Whenever I book a flight, I always make sure that I have a confirmed e-ticket number. In most cases, tickets are instantly ticketed when you buy them. Sometimes it can take little longer, especially if your flights involved other partner airlines.
Until you have an ticket number, you can’t fly.
AA’s Ticketing Status
AA has a number of ticketing statuses. These are the common AA ticketing status I’ve encountered:
- ON HOLD: AA agents can temporarily hold award reservations.
- ON REQUEST: Your booking is requested. Whether you have a paid or an award booking, this is a common status when you have flights on a partner airline. AA needs to confirm with partner airline for processing.
- PURCHASED: A status on paid tickets while you wait for the issuance of an e-ticket. This does not tend to be a lingering status; the booking often moves into “Ticketed” soon enough.
- TICKETED: Your reservation is confirmed. You now have an e-ticket number!
“On Request” with Partner Airlines
A booking is “On Request” status until confirmed by the partner airline. This varies by the airline, but generally, this can take up to 24-48 hours.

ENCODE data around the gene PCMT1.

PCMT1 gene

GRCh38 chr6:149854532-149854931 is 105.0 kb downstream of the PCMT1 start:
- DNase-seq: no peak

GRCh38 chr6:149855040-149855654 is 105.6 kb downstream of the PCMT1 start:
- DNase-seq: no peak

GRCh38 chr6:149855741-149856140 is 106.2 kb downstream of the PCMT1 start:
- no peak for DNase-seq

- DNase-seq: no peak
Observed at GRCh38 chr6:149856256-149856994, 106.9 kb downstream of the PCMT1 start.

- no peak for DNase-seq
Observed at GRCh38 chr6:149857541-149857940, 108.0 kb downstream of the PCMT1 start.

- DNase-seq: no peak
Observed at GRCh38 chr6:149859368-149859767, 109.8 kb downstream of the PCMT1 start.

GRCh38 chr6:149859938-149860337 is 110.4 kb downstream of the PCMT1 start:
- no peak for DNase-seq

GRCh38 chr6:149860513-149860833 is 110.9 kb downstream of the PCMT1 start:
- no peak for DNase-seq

The problem I find with the “On Request” status? I think it’s also a “catch-all” bucket.
I once purchased a ticket for a travel date that was still ways out. When I called a week later to inquire why it was still “On Request”, the agent discovered a payment processing issue on their end. He confirmed payment details and re-processed the request. I got my e-ticket confirmation minutes later.
Who knows how long my ticket would have been stuck in that state if I hadn’t called.
Too Close of a Call
Last month, I had to book an close-in award flight involving a partner airline (CX). CX is a Oneworld partner, but it’s not one of the 8 partner airlines where you can book on the AA website. You have to call in and book with an agent.
I purchased my ticket with an AA Agent on Saturday night, for an unexpected and non-flexible travel date just under 72 hours later. I paid the expedited “close-in” ticketing fee. More than 12 hours later, my booking was still “On Request”. I called to make sure that everything is is order, and the rep reassured me that it is a normal wait.
The timing was a little too close for comfort. It was Sunday afternoon and I didn’t know if I have a flight out on Tuesday. If it can’t be confirmed, I need to make other flight arrangements.
I was so relieved to finally get a trip receipt later that day.
It meant that my trip had finally been ticketed!
I have lots of thoughts on why AA had not integrated more partner airlines on their website for booking, but that’s for another day.
If you have a ticket and it’s stuck in the “On Request” mode for more than 24-72 hours, it’s probably a good idea to call the airline.
Remember, a confirmation number is not good enough. You can’t fly until you have an e-ticket number.
Has the “On Request” ticketing status thrown you off on your travel plans? Were you able to fix the problem in time?